```int sum(Node* L) { if (L == NULL) return 0; else return L->data + sum(L->next); }``` ```void print(Node* L) // requires L non-empty { if (L->next == NULL) cout << L->data; else { cout << L->data << ','; print(L->next); } }``` ```int maxelt(Node* L) // requires L non-empty { if (L->next == NULL) return L->data; else return max(L->data,maxelt(L->next)); }```

We can also view add2back recursively. Adding to the back of list `L` is actually the same as adding to the back of list `L->next` Moreover, if `L` is empty, adding to the back is the same as adding to the front. Those two observations give us the following recursive formulation which, I hope you'll admit, is really beautiful!
```void add2back(string d, Node* &L)
{
if (L == NULL)
else
}```

The first node in a list is often called te head of the list and the last node is often called the tail. Adding a new node to the front of the list is easy, because we need only change the pointer to the head to point to our new node, and set our new node's `next` to point to the old head node. Adding a new node to the back of the list is more difficult, because we must first create a temporary pointer and set it to point to the last node in the list (tail), and this means traversing our entire list from front to back. This is a lot of work if you're going to be adding new nodes to the back frequently, so it is sometimes nice to keep a second pointer that points to the tail of the list, along with the pointer to the head of the list that we always have. So, if we're talking about linked lists of `int`s, we might have something like the following, which simply reads positive ints from the user and prints them back out in the same order they were entered:
 ```void add2front(int val, Node* &head, Node* &tail) { Node* p = new Node; p->data = val; p->next = head; if (head == NULL) head = tail = p; else head = p; }``` ```void add2back(int val, Node* &head, Node* &tail) { if (head == NULL) add2front(val,head,tail); else { tail->next = new Node; tail = tail->next; tail->next = NULL; tail->data = val; } }``` ```int main() { Node* head, *tail; head = tail = NULL; cout << "Enter ints, end with 0: "; int temp; while(cin >> temp && temp > 0) add2back(temp,head,tail); cout << "you entered: " << endl; for(Node* p = head; p != 0; p = p->next) cout << p->data << endl; return 0; }``` Alternate implementation: ```void add2back(int val, Node* &head, Node* &tail) { if (head == NULL) add2front(val,head,tail); else add2front(val,tail->next,tail); }```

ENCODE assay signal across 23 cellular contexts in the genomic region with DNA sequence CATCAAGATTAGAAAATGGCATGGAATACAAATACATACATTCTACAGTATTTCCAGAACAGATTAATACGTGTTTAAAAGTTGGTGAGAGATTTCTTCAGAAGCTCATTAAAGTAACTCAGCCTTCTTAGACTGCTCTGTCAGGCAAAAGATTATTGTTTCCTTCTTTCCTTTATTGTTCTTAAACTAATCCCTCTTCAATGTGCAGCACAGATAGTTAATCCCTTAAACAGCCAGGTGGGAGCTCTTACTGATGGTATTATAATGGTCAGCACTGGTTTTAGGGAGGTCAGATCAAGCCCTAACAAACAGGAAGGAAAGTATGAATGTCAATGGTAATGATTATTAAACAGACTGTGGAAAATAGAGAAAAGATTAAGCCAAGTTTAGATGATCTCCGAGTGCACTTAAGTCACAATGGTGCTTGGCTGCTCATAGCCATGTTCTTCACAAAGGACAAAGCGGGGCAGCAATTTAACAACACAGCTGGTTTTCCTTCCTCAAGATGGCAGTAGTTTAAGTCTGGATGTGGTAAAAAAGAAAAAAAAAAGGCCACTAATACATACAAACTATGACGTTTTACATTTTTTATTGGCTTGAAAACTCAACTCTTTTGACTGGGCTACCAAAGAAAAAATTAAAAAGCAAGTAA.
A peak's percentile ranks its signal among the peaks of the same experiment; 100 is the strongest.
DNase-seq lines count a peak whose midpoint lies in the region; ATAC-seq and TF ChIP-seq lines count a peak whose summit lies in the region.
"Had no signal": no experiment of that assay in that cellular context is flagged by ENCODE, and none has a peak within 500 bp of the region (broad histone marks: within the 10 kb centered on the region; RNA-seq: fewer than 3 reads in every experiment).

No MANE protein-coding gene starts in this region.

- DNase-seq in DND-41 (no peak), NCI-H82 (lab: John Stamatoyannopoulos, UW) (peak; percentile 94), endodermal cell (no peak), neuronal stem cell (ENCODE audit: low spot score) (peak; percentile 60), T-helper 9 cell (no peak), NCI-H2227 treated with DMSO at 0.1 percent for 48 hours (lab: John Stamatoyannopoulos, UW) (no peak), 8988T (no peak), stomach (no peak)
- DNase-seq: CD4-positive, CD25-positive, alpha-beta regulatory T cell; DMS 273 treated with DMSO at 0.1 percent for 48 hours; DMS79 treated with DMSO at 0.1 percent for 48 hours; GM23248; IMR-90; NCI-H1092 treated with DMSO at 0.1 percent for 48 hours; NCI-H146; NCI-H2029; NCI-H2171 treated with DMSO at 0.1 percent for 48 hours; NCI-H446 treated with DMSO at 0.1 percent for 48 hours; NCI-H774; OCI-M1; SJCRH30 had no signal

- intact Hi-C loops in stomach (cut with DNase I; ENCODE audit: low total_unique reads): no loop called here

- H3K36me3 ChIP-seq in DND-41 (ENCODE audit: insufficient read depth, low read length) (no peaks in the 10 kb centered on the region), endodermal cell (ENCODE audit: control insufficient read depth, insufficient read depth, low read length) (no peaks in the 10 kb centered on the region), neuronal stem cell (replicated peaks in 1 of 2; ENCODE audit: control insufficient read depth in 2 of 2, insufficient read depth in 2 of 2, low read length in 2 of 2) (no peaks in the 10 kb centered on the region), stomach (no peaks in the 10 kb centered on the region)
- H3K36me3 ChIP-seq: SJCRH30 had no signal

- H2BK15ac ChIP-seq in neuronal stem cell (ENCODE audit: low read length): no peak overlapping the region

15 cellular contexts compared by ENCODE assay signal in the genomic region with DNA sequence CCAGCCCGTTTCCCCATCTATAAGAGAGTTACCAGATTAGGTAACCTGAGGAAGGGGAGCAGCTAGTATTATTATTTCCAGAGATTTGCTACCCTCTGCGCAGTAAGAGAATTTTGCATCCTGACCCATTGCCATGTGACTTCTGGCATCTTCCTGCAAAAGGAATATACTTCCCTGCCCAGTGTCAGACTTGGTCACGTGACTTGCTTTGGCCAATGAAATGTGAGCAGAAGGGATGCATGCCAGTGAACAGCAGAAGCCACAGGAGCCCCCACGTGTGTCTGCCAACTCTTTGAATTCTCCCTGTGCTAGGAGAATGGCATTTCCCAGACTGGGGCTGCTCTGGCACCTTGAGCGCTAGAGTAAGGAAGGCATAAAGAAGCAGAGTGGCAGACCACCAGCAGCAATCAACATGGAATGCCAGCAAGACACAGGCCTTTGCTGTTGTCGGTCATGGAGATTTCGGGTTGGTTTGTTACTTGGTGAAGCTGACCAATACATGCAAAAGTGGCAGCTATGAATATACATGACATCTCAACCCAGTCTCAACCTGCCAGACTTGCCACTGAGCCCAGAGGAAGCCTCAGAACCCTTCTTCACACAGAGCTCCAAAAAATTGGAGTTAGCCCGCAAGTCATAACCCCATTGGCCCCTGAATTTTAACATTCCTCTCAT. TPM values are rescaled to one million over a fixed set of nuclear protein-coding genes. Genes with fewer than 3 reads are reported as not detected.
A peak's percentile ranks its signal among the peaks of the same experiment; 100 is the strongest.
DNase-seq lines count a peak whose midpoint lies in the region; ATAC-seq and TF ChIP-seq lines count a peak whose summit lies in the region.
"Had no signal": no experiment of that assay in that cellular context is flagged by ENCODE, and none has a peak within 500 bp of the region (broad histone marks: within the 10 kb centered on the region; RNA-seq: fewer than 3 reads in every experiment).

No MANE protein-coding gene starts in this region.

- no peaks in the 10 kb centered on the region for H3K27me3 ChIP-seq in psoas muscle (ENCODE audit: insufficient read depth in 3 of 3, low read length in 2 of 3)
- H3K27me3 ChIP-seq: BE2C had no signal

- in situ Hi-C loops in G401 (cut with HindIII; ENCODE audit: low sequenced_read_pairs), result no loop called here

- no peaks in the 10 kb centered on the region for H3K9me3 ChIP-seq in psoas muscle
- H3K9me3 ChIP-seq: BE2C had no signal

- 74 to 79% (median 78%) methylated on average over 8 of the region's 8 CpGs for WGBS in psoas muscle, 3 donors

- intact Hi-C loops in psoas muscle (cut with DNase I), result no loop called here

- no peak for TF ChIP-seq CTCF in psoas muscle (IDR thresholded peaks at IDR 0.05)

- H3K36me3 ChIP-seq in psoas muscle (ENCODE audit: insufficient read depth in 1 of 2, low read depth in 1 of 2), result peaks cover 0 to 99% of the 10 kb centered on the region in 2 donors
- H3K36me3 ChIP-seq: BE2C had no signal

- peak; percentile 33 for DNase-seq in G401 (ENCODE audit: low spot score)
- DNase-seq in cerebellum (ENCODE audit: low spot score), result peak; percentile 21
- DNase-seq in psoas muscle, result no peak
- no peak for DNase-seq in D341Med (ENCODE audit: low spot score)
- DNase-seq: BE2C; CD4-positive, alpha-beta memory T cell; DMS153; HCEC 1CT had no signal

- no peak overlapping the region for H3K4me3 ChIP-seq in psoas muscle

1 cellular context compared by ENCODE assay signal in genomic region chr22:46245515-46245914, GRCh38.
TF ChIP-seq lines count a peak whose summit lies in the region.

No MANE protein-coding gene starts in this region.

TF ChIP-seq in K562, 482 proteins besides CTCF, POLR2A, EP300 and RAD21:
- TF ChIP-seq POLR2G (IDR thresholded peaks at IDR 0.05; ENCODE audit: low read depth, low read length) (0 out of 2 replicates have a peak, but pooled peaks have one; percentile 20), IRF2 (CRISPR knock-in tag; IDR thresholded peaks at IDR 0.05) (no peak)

## Remember structs! (OFF THE SYLLABUS)

When we keep both head and tail pointers, a list no longer consists of a single object of type `Node*`. Instead, it consists of two objects, local variables `head` and `tail`. Whenever we see that a single entity in a program consists of several local variables like this, we should begin to think about wrapping them up in a `struct`.
```struct List
{
};```
With this declaration, a list in our program is an object of this new type "`List`", and the above program changes to:
 ```void add2front(int val, List &L) { Node* p = new Node; p->data = val; p->next = head; if (L.head == NULL) L.head = L.tail = p; else L.head = p; }``` ```void add2back(int val, List &L) { if (L.head == NULL) add2front(val,L); else { L.tail->next = new Node; L.tail = tail->next; L.tail->next = NULL; L.tail->data = val; } }``` ```int main() { List L; L.head = L.tail = NULL; cout << "Enter ints, end with 0: "; int temp; while(cin >> temp && temp > 0) add2back(temp,L); cout << "you entered: " << endl; for(Node* p = L.head; p != NULL; p = p->next) cout << p->data << endl; return 0; }```

## Doubly Linked Lists (OFF THE SYLLABUS)